HAVING RECENTLY SURVIVED the stresses of a house move I am not sure whether I should laugh or cry about my experiences at the hands of so called money laundering legislation.
If I have to prove my identity just one more time I think I will scream!
I lost count of the number of times the passport and latest utility bill made an appearance; the IFA for finance, the loan provider, the lawyer to name but a few all needed to see the same documents.
My documents are almost worn out by the number of times that they have been viewed by those with little knowledge of what to actually look for to check validity and originality. I know myself that I would not be able to spot a fraudulent passport – let’s face it the authorities have years of training to spot such fakes. What hope the ordinary business owner?
So just how useful is checking original documents as a valid proof of identity check?
Given that a member of staff at my local Santander branch told me that they could not validate the documents because they did not know me, it seems that even the largest of businesses struggle with what they actually have to check and what the checks mean.
Surely there must be an easier way to prove my identity once and for all and for a central database to hold such information. Now there is a scary thought!
The cost to UK businesses covered by this act must be phenomenal- yet again many businesses are unpaid administrators of a UK law that seems to result in very few prosecutions but with an unnecessary impact on the life of many.
It seems to me, whilst there may be some very good experts around on this subject, the actual day-to-day implementation of this legal requirement can border on the ridiculous.
Some have got themselves into a situation where the fear of breaching this often poorly understood legal requirement results in processes lacking in any semblance of common sense, legality and commerciality?
Inconsistently there are some who do not even adhere to the rules of money laundering at all with little consequence as there seems to be no clear governance of the implementation of this law.
Let me tell you about my (now ex) lawyer who could not accept that in this day and age a bank account can be operated entirely on line without paper statements.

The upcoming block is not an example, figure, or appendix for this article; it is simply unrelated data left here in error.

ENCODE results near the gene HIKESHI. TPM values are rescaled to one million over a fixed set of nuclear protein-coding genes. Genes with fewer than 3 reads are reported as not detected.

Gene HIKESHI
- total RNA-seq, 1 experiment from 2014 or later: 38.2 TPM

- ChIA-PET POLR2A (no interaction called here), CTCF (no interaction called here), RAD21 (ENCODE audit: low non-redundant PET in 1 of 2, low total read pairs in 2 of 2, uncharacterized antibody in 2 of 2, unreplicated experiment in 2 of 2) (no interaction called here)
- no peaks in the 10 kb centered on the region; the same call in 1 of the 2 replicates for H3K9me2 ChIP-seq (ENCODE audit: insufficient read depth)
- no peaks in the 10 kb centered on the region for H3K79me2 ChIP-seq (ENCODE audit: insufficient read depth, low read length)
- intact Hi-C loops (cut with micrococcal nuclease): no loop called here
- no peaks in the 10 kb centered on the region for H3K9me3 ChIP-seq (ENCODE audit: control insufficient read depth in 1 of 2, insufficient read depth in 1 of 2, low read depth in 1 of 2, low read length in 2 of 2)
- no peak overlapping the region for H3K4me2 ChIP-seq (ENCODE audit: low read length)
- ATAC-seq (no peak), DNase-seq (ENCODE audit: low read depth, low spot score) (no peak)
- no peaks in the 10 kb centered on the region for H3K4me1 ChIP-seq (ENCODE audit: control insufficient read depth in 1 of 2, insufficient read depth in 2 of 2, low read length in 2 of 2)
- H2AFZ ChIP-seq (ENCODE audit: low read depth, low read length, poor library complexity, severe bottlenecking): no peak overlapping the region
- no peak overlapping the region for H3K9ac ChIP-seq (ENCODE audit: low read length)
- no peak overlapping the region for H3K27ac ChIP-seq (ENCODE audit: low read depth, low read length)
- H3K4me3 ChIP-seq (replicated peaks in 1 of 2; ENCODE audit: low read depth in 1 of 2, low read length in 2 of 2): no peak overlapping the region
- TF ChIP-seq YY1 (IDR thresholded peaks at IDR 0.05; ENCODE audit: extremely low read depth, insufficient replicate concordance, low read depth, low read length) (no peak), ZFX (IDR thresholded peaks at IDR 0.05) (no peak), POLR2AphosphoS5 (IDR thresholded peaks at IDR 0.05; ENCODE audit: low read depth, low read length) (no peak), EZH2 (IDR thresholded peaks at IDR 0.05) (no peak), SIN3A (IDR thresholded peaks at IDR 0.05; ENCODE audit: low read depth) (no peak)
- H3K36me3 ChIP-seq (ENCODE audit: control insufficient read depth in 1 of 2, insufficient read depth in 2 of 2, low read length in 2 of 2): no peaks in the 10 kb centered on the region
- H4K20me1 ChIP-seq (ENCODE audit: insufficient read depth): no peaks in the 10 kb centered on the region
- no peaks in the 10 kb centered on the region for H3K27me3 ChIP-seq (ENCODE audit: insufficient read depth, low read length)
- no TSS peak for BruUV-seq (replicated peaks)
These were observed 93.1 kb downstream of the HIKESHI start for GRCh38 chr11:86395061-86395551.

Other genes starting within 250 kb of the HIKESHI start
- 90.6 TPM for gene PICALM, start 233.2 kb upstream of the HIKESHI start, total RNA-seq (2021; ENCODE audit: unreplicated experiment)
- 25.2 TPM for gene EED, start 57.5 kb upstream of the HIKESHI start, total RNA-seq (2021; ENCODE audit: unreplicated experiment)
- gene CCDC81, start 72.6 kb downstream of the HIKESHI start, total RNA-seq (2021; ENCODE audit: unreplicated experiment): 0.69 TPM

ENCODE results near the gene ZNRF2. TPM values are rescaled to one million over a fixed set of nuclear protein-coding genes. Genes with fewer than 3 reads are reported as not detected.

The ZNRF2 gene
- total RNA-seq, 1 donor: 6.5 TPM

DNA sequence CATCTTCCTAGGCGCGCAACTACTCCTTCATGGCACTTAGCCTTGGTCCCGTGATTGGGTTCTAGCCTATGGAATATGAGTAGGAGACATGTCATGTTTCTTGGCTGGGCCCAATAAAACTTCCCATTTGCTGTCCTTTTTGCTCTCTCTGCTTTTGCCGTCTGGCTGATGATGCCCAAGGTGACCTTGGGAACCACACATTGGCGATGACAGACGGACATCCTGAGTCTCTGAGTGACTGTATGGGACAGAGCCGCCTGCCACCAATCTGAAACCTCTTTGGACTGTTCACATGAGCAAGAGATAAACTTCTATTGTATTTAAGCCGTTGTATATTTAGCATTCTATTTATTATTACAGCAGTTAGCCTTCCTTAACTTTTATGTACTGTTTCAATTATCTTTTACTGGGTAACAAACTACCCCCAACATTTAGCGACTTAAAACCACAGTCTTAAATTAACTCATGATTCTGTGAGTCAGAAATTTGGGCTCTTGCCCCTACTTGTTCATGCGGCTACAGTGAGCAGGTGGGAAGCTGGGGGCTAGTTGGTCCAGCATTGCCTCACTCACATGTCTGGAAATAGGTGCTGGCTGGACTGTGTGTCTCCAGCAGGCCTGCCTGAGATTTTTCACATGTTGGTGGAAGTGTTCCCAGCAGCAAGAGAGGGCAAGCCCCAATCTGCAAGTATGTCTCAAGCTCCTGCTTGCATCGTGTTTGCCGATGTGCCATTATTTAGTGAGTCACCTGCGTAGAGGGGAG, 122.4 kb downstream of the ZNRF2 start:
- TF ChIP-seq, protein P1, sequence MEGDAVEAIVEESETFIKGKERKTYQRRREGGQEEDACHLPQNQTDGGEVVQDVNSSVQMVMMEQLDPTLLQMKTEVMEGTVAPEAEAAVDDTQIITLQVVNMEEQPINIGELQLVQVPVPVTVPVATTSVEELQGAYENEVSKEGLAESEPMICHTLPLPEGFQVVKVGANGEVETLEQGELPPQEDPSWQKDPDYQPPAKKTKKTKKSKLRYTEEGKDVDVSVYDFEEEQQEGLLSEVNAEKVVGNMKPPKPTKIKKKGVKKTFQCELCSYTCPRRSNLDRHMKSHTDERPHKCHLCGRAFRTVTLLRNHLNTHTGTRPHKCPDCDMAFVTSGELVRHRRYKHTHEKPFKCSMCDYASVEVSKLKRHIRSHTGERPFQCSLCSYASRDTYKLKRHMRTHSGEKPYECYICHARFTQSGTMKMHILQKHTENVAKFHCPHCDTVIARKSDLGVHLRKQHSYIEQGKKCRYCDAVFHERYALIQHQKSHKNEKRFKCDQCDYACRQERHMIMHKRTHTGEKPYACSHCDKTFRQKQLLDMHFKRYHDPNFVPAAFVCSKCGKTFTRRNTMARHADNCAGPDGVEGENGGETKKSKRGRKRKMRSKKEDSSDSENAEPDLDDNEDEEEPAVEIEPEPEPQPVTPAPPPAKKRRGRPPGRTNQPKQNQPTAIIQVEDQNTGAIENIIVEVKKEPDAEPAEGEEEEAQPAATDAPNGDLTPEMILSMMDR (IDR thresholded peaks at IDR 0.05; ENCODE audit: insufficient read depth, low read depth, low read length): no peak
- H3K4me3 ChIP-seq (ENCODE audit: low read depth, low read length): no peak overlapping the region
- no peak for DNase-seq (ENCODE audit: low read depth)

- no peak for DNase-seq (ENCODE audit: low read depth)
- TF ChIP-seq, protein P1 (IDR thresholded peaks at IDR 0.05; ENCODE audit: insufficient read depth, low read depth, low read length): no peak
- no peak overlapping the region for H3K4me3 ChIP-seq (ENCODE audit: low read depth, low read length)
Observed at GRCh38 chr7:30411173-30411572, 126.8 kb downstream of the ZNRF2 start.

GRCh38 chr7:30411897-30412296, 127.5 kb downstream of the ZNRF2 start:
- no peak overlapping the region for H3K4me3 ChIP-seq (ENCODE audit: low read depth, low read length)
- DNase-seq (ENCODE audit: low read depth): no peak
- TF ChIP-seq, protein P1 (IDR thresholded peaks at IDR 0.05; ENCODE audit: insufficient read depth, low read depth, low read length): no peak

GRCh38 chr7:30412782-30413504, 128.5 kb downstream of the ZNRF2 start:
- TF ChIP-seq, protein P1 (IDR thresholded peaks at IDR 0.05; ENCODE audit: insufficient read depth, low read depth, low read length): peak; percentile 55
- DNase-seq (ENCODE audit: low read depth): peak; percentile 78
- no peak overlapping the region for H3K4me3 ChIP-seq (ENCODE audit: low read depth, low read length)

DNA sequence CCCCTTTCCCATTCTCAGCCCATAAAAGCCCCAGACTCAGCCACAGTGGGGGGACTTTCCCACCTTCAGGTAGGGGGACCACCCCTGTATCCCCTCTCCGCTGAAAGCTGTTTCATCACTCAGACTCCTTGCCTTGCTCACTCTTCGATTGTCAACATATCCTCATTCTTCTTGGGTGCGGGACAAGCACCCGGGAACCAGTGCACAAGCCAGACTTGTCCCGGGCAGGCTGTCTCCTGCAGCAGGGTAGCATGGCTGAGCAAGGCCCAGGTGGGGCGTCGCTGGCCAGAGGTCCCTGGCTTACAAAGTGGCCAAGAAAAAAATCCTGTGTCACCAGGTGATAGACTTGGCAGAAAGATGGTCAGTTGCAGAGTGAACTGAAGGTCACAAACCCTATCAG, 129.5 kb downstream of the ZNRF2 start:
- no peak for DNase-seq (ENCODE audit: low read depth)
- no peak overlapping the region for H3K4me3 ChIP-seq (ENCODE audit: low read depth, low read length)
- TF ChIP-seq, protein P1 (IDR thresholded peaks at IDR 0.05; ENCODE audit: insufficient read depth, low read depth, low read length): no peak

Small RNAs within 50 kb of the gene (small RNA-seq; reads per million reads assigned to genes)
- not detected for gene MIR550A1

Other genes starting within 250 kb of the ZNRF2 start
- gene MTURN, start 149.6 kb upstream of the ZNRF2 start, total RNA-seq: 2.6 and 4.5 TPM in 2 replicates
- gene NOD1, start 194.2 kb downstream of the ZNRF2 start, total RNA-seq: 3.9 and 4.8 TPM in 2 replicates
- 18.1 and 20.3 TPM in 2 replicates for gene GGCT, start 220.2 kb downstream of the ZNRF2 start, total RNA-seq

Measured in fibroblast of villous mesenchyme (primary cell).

Unfortunately this resulted in her implication that she thought I was laundering the funds to pay for my new property purchase. I guess that means that she must have made a suspicious activity report on me – even though she was later advised by her professional body that her actions were incorrect and she reversed her decision.
So what would happen if someone is incorrectly reported for a suspicion of money laundering?
What if reporting an innocent person damages their reputation and good standing?
It seems with money laundering you are guilty until proven innocent!
All of us accountants have to comply with Money Laundering regulations – do you think they are worth the paper that they are written on and the cost incurred by your firm to apply them? Is money laundering really helping fight against crime?
Elaine Clark is a chartered accountant and MD of accountancy practice cheapaccounting.co.uk. She blogs for Accountancy Age on the issues facing smaller practices and their clients
Image credit: Shutterstock
Richard Oddy, Casper Kaars Sijpesteijn and Rory Goldthorpe have been appointed to senior roles in key sectors of high growth, with a further 17 junior and experienced hires
Richard White, Nicola Westbrooke and Richard Ross all join from KPMG, where they oversaw the real estate tax practice
Sheryl Davis joins the firm's High Wycombe office from Barnes Roffe
The appointments have been made across the VAT, audit and international tax teams